Change of plans - getting to the root of the problem

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So, I'm at work trying to plan out my day and my wife calls. Our sewer has backed up. Well, now at least I know what I'm doing for the rest of the day... sigh.

Long story short, after a few valiant attempts at determining the problem (for starters the backflow valve was missing the valve part - apparently they come unscrewed and get washed away), I acknowledged this was beyond me. I did however, buy a new backflow valve and a plumbing snake - these are great for cleaning out drains in the house (they are not much good once the problem is further down the line). They do have one major drawback - after boring through whatever is clogging your drain, you have to pull all that wet messy line out and then put it away somewhere - YUCK. So I came up with a clever and simple storage facility. An ice cream pail.

Snake in a bucket

Cut a hole in the lid, feed the snake in and coil it up inside.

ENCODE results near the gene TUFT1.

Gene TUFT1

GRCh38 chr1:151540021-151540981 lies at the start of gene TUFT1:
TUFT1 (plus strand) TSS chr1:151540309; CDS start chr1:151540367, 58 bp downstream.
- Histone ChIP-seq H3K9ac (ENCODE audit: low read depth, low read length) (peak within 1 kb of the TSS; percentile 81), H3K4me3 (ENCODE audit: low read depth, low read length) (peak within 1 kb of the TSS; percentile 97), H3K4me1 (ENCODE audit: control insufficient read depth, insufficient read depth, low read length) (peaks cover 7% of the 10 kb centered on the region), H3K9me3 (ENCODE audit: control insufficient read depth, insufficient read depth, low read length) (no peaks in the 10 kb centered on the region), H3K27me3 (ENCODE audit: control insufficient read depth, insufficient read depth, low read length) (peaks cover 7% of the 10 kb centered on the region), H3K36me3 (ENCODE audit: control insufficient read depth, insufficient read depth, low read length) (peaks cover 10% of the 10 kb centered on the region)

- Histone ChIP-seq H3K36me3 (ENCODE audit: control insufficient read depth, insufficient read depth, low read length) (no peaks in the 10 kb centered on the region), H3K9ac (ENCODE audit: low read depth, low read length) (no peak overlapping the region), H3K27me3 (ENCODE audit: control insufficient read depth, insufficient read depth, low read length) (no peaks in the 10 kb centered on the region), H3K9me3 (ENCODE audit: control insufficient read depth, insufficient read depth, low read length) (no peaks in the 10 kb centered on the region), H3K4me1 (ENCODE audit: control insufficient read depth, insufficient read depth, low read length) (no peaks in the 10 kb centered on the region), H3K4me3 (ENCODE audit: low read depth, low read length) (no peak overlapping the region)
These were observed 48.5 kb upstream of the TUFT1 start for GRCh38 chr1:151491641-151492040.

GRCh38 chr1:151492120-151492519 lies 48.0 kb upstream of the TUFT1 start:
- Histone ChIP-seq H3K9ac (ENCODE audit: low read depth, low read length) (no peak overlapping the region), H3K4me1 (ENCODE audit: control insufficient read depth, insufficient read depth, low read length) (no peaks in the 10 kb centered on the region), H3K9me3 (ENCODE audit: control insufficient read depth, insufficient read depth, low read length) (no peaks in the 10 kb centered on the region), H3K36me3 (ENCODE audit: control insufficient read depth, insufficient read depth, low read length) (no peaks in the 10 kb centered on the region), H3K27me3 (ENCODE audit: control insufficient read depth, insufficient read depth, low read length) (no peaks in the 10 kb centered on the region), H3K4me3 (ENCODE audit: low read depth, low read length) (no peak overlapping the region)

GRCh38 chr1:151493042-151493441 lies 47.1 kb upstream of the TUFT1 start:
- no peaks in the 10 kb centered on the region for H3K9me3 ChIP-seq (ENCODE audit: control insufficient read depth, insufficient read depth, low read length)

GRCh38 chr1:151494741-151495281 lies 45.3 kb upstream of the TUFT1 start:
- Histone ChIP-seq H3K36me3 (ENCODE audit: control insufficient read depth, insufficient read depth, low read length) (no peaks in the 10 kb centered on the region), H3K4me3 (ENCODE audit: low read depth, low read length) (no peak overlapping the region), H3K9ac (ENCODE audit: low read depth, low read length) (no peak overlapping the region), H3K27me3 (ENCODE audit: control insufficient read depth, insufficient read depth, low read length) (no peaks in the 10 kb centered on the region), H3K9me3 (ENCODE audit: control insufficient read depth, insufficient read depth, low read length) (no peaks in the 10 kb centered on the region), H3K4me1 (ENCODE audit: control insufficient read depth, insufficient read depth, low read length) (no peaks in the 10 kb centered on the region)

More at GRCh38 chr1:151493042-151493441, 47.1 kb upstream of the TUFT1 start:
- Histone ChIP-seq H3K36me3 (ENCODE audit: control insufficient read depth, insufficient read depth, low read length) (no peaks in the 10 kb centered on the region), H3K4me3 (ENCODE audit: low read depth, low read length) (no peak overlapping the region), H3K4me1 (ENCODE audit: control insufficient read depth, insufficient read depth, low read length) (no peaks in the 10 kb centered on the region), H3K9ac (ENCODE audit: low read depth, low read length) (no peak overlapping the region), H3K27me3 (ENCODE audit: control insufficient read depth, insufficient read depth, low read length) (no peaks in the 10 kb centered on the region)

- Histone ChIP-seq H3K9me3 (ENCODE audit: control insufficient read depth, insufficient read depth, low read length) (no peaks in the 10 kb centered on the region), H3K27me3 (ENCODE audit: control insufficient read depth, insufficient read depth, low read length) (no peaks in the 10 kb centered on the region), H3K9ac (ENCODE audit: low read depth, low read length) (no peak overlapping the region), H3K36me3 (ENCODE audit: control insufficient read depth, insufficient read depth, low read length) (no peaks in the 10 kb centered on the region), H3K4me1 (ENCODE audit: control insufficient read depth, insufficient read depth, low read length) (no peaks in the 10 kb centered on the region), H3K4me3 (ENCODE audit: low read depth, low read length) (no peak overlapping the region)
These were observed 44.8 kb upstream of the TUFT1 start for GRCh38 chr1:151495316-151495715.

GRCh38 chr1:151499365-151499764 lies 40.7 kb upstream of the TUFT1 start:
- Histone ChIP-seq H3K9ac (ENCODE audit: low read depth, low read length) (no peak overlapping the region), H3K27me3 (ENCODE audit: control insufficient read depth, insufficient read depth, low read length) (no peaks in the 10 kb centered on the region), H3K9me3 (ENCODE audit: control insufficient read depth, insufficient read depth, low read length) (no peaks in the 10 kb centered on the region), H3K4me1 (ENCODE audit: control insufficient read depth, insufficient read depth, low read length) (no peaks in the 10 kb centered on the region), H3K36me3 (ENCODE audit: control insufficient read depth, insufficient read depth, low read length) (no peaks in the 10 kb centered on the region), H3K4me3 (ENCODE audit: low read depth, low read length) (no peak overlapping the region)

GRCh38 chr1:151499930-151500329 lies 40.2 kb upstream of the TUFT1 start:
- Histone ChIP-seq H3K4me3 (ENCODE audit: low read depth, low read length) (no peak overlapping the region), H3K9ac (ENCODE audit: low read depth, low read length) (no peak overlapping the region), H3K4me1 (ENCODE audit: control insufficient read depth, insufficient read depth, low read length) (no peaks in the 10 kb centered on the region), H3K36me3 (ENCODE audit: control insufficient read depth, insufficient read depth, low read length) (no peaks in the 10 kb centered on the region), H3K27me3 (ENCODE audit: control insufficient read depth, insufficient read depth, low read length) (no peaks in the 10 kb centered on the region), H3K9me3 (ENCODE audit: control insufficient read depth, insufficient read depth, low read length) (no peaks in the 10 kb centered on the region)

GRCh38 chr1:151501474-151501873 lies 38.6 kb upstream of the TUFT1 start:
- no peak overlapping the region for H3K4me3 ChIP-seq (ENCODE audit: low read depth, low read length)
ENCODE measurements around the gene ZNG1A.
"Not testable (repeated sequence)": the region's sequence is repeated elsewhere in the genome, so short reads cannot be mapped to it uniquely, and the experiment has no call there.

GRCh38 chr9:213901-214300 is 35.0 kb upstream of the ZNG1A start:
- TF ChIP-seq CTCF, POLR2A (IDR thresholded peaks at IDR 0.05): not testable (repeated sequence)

Snake in a bucket

By the way - the professional arrived a couple hours later with a much larger, powered snake and blade. After an hour or so of feeding it back and forth through the sewer to the street, he had amassed quite the pile of tree roots.


I have an ugly poplar tree on our front yard. See, 30+ years ago the city developers figured these fast growing trees were the perfect thing to quickly provide foliage to new neighbourhoods. Unfortunately, these trees are notorious for converting their anchor roots into a fine mesh of feeding roots when they encounter leaking sewer pipes. In the past 40 years, Winnipeg has gone from 2 or 3 companies that clean roots out of sewers, to over a dozen. The guy who did my house says they respond to 20-25 calls per day!

So the logical answer is get rid of the tree right? Not so fast. Even though it is on the grass between my house and the street, it is not mine. It is the cities. And they won't cut them down. Instead they will graciously reimburse me for 50% of my bill up to a $50 maximum and only once per year. Not bad, except these bills tend to be $140-170 plus taxes. So in the end the city barely covers 25% of the cost for a problem they created.

Another alternative is to replace the sewer line from the house to the city line - that is if I don't plan on sending my kids to collage and wish to live in debt forever. Thanks a lot.

Any way, that was how I spent the day. At least I ended up with a small hack.

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